In turn, this gives the potential buyer competitive feelings towards other customers – a bit like auctions, where you ‘want to win’. This is all about psychology; when you see and fantasize about owning a product, you already see it as your own. That’s why it’s ‘game on’ if you perceive that someone else is trying to get it first!

Competition between customers can have a positive impact on your sales, as customers who haven’t even previously seen a product before, can be strongly influenced to purchase it just by seeing other customers compete for it. In marketing and sales terms, this trigger is known as ‘Social Evidence’, and it comes from the fact that we humans are herd animals. We’re affected by what the people around us do, and this is applicable to our purchasing decisions as well!

Therefore, chain reaction of comments and interest can quickly become reality.

Let’s now dive a little deeper into the two triggers of limited product numbers and limited time frames.

Running her own online store
cardboard paper boxes on table, natural background, online shopping concept

Limited product numbers

Scarcity gives customers the sense of a ‘fear of losing out’ on something, which often leads them to make impulse purchases. Our minds react by equating the limited numbers of products to something that is unique, rare, and desirable – therefore something we need to have immediately.

If you’re not entirely convinced, try to recall the feeling created by a sold-out item – suddenly, you have to have that product! It’s an effect that will benefit your sales too; customers may sit during your live sale just hoping that someone will drop out, so they’ll have a bigger chance to buy the goods. You may have even seen other live sales, where people are virtually standing in line, queueing to make a purchase.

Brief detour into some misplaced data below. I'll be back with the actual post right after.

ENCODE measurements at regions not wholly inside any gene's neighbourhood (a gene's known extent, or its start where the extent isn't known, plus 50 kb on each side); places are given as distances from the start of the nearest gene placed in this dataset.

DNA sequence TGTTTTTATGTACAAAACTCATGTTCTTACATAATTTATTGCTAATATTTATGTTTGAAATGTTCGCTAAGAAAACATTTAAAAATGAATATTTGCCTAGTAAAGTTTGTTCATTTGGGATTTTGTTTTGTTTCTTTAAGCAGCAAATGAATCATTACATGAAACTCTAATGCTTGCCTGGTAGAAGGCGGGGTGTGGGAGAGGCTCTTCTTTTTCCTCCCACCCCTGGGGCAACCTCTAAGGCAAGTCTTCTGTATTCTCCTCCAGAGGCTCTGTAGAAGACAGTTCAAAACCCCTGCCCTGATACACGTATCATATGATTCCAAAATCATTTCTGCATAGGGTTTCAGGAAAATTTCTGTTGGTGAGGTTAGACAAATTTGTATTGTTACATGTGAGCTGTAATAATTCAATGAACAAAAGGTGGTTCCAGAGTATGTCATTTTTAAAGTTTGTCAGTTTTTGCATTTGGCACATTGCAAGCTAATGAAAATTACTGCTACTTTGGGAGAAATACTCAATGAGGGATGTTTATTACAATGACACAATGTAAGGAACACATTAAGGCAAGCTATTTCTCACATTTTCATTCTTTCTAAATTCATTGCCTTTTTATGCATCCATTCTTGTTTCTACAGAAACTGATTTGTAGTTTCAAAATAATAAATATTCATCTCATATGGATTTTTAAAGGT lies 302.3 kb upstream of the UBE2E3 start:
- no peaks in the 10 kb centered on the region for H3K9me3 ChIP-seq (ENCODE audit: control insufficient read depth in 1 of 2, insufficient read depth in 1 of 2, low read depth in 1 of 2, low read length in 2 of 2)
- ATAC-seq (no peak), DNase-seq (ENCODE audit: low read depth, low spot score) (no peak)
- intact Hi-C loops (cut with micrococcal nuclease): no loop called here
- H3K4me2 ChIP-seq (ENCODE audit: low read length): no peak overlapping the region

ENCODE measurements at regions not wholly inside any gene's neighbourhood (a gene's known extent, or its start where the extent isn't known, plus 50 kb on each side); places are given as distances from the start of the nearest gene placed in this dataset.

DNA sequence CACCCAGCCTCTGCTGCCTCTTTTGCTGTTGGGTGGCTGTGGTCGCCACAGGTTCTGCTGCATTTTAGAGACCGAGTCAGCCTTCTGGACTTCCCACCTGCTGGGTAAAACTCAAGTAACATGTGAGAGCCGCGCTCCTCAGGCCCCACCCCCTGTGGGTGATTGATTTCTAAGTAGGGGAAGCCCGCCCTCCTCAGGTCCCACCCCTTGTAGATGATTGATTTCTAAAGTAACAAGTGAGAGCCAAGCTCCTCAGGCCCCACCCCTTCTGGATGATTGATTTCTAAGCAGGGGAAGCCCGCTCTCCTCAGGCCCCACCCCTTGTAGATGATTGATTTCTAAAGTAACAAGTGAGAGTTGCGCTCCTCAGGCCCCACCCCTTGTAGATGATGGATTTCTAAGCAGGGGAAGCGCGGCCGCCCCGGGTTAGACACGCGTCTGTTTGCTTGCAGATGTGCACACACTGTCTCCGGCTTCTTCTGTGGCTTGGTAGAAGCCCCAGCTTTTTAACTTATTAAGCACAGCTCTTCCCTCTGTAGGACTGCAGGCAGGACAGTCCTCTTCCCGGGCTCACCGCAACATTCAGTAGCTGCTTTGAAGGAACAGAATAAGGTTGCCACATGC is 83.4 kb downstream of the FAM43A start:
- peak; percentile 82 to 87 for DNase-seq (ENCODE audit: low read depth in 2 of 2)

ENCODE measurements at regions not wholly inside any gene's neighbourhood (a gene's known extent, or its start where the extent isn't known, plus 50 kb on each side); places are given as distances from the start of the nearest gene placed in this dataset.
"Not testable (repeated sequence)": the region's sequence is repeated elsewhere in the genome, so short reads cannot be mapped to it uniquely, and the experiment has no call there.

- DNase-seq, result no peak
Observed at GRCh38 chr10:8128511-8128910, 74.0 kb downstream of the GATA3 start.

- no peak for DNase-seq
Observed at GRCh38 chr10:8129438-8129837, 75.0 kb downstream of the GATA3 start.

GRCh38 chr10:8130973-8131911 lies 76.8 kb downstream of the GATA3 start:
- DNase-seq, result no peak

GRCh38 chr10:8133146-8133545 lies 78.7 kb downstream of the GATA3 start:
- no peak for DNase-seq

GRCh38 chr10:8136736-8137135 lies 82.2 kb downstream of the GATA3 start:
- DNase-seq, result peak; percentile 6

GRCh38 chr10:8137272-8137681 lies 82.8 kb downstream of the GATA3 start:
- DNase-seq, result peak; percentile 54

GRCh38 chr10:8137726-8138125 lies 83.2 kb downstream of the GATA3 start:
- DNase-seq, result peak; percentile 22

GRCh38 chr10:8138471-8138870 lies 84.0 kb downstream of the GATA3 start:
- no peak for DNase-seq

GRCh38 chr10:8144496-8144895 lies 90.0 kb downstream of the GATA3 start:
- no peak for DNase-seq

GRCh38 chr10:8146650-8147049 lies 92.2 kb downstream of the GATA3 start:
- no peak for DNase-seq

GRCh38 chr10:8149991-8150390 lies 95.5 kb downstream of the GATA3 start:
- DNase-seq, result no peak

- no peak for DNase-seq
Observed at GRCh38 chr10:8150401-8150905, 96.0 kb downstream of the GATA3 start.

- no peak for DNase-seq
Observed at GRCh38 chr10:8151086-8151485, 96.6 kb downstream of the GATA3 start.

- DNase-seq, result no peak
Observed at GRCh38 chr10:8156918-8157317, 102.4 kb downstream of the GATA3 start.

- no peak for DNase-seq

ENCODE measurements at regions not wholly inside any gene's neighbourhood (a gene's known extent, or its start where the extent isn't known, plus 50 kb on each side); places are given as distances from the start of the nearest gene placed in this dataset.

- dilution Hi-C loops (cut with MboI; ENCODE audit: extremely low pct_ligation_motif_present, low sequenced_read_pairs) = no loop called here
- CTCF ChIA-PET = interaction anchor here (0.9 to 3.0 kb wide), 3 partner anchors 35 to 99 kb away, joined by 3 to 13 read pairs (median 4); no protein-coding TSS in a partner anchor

Limited time frames

With live shopping, you can take advantage of the small time frame your merchandise is up for grabs; it is right here and now that customers can see and buy your products. 

Unlike physical stores and webshops, customers in in live shopping are dependent upon the retailers, who show the products one at a time. The consumer has to instantly be ready to decide whether they want to buy or not, knowing that you’re also standing in front of other potential buyers, and you might not have many items left!

Recap

Live sales attract customers different ways, thanks to psychology and our desire of not wanting to miss out. We are affected by both limited time frames and number of products, which cause us to be more competitive. Let’s also not forget about ‘Social Evidence’, which, in short, is our herd instinct – if others want something, it must be something we need too! ‘Social Evidence’, means we don’t have a need for something until we see others fighting for it.

Make live sales a consistent part of your sales strategy, and in turn, you will get more engaged and returning customers, as well as an increased turnover. If you consciously bear these different triggers in mind, you’ll be able to achieve great sales in your online efforts in a very short time.

Girl shopping online
Rasmus Aas Pedersen

Rasmus Aas Pedersen

Test, Evaluation & Support - ELISA